Ford Won’t Let You Buy Out Your EV Lease at the End

Ford is moving away from traditional leases on its electric vehicles to capitalize on used-car prices and captive financing.
a red Ford Mustang Mach-E against a snowy backdrop
Ford Mustang Mach-E | photo by Rob Stumpf

Lessees of new Ford electric vehicles may not be able to buy their leased vehicles at the end of the term, according to a letter sent to dealers. The letter tells dealers in 34 states that leasing customers may not buy out their vehicles at the end of the lease, and that 17 additional states (including the District of Columbia) wouldn’t offer buyouts by the end of this year.

The new rules take effect Wednesday for dealers in those 34 states, although it’s unlikely that interested lessees can snap up a Mach-E or F-150 Lightning with an option to buy out before then. Ford dealers stopped taking orders for those in-demand SUVs and trucks in April.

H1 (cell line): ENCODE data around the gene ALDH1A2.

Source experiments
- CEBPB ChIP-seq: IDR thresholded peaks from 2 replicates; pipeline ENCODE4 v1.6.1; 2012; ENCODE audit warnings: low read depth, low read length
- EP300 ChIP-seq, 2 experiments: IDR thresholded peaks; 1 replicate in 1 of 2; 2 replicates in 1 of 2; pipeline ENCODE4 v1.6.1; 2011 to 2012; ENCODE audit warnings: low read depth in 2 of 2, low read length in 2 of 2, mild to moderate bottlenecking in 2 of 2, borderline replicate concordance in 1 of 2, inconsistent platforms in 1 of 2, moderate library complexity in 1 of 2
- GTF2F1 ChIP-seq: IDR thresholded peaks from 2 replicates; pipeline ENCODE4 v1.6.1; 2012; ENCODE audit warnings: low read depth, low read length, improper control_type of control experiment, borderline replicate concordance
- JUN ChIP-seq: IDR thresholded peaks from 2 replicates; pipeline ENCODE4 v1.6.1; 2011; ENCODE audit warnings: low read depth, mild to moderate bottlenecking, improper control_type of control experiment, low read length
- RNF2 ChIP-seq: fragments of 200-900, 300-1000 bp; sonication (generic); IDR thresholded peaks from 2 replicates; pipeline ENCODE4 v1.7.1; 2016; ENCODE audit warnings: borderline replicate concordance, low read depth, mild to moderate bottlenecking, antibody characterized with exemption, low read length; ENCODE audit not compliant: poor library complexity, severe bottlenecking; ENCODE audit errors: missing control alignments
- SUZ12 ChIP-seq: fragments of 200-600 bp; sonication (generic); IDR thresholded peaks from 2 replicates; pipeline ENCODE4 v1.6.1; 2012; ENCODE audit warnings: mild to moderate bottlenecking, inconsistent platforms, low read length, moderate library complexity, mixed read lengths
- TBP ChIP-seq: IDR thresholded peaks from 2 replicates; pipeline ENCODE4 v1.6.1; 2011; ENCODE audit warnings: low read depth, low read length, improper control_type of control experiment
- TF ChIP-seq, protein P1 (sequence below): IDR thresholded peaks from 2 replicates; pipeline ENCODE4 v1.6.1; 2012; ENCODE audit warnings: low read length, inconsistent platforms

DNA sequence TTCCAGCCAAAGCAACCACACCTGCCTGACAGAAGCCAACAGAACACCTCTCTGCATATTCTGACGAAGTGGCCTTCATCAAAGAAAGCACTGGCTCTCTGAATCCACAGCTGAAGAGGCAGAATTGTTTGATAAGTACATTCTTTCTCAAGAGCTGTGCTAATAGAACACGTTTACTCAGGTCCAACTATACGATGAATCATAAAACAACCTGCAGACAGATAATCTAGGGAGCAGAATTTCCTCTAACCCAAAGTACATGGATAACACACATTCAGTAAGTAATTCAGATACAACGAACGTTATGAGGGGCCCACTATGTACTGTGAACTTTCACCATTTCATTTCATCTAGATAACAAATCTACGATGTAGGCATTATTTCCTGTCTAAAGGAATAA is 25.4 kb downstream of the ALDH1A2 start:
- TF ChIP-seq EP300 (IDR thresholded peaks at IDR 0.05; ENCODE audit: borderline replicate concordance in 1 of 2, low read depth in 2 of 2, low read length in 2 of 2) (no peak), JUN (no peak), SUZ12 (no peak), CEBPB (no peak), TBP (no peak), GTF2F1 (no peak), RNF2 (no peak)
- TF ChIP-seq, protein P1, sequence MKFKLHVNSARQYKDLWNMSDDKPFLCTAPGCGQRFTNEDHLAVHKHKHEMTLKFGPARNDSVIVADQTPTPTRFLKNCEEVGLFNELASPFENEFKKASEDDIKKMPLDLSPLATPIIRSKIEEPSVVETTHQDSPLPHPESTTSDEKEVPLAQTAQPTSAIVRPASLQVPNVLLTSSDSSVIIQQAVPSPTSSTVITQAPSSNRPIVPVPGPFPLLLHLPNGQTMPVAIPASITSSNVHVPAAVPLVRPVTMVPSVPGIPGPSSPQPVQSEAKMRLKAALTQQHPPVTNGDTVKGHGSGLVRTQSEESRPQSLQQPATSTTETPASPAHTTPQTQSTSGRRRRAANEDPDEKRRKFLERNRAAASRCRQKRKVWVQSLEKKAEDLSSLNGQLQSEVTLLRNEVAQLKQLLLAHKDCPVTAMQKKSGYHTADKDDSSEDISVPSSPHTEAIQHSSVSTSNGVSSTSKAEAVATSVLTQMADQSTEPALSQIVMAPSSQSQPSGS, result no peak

A Ford Credit spokesperson told me the logic behind ending lease buy-outs was a push by the automaker toward sustainability, although the financial incentives for Ford Credit could be considerable.

2021 Ford Mustang Mach-E | photo by Rob Stumpf

Residual values for used cars have skyrocketed in the past two years, which may be too tempting for Ford Credit to pass on if that trend continues. Ford now offers a balloon-financing program that largely mimics a lease, with a buyout, refinance, or trade-in with equity-earned options at the end of 36 months, albeit at a higher interest rate than outright purchases with financing. Like a traditional lease, the balloon-financing program caps mileage for buyers. Unlike a lease, the balloon-financing payment program transfers title to the buyer, which would make them eligible for a federal tax credit and any applicable state incentives.

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